"E-commerce is silly!" Alexander Graf, blogger (www.kassenzone.de) and a new-media corporate developer at the Otto Group, used this motto for a session he organised at this year’s BarCamp in Hamburg. Session participants tackled the topic of market trends in German e-commerce. One of their hypotheses: the growth in competition is outpacing the increase in customers.
Trustworthiness as USP
It is precisely here that shop operators confront one of their largest challenges. For more and more companies, continuous growth in e-commerce sales renders the Internet appealing as a sales channel. At the same time, barriers to entering online business are disappearing thanks to increasing standardisation with regard to, for instance, shop software solutions and logistics services. Whereas shop operators were able just a few years ago to prevail in a niche, nowadays the next shop selling the same products is just a click away.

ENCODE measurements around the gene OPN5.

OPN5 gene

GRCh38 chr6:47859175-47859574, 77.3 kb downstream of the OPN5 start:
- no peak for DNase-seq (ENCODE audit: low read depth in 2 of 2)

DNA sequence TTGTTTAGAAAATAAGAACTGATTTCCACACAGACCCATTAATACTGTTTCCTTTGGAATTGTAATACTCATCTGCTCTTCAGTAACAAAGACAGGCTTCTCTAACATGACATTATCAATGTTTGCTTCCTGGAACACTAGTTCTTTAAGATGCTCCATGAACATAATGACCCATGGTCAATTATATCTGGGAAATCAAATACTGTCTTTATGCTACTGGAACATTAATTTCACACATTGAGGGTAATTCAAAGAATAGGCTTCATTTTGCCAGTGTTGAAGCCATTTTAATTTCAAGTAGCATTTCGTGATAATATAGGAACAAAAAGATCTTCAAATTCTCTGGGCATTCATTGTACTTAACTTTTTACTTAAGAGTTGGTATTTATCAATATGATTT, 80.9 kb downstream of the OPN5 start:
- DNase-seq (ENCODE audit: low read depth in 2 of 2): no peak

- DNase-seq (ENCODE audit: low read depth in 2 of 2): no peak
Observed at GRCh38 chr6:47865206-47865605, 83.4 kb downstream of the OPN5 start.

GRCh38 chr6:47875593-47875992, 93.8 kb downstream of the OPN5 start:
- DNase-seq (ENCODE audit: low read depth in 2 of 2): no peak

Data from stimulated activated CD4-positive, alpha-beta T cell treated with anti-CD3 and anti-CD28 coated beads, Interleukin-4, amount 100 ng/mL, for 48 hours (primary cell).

It is thus increasingly important for online merchants to distinguish themselves from competitors and rivals. Merchants can try to do so by lowering prices, for example. But that entails entering into competition with Amazon, eBay and other market participants which pursue aggressive pricing; such competitors have also enjoyed established brand recognition for years. In addition, lower online prices do not necessarily lead to high conversion rates. Germans, for instance, select online shops for relatively traditional reasons: security and data protection (25.5 per cent), good experiences regarding previous orders (23.0 per cent) and respectability (19.3 per cent) constitute decisive criteria according to a study of trends by the Quelle company, "Web Shopping 2009".